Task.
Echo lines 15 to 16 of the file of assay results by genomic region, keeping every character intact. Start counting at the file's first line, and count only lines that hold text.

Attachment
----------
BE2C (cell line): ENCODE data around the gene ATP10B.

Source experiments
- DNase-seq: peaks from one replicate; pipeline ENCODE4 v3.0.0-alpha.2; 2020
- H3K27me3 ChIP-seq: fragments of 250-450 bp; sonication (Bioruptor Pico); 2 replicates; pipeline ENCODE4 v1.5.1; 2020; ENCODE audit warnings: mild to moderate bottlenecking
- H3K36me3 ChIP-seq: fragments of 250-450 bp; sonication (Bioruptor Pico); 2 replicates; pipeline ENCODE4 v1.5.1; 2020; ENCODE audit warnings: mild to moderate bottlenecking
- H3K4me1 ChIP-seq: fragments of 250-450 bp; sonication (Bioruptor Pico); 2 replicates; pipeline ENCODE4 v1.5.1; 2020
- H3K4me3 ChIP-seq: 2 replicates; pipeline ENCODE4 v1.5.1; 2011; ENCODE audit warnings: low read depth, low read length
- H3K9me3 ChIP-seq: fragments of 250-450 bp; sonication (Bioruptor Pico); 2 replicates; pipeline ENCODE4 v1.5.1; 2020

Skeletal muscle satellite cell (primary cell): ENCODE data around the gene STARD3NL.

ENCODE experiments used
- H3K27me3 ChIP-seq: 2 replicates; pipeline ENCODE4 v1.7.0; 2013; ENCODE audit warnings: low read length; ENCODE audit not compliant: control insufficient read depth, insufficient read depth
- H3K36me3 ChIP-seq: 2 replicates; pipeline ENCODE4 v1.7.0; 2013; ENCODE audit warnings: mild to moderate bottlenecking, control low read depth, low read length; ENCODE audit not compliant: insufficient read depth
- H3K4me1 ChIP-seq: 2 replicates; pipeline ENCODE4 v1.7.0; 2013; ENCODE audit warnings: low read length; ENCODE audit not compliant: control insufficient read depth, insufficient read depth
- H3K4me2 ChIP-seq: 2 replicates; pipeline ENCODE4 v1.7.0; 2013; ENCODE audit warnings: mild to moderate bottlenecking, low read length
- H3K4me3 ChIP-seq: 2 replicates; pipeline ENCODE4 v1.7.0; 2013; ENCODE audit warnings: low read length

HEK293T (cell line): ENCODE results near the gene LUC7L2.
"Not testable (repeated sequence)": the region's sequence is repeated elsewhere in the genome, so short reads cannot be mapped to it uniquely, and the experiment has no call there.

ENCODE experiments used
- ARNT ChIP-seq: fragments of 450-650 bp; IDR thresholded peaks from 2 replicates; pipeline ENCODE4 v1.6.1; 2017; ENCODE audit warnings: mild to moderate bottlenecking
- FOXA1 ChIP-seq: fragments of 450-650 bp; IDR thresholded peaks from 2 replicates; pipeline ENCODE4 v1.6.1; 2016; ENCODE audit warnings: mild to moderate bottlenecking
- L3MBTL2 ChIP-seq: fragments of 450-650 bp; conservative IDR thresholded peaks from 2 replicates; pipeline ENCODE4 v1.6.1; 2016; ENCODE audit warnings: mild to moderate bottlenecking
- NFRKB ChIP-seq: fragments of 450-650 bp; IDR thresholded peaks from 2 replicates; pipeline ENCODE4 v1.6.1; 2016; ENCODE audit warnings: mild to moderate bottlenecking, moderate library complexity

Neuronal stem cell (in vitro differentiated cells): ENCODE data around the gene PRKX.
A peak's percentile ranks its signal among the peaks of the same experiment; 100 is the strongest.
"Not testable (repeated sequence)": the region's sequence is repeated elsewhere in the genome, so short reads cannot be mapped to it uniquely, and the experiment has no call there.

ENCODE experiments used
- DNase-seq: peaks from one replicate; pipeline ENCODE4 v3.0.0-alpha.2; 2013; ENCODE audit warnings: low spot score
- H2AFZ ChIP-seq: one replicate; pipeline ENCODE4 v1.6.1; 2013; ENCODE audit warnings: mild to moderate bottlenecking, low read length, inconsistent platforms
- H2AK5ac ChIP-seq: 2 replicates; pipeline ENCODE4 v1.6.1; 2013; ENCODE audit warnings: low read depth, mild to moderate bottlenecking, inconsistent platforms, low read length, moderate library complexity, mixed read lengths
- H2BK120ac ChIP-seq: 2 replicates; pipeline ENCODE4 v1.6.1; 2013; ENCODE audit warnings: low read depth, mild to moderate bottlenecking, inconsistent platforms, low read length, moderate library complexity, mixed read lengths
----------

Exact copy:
- H3K4me3 ChIP-seq: 2 replicates; pipeline ENCODE4 v1.7.0; 2013; ENCODE audit warnings: low read length

HEK293T (cell line): ENCODE results near the gene LUC7L2.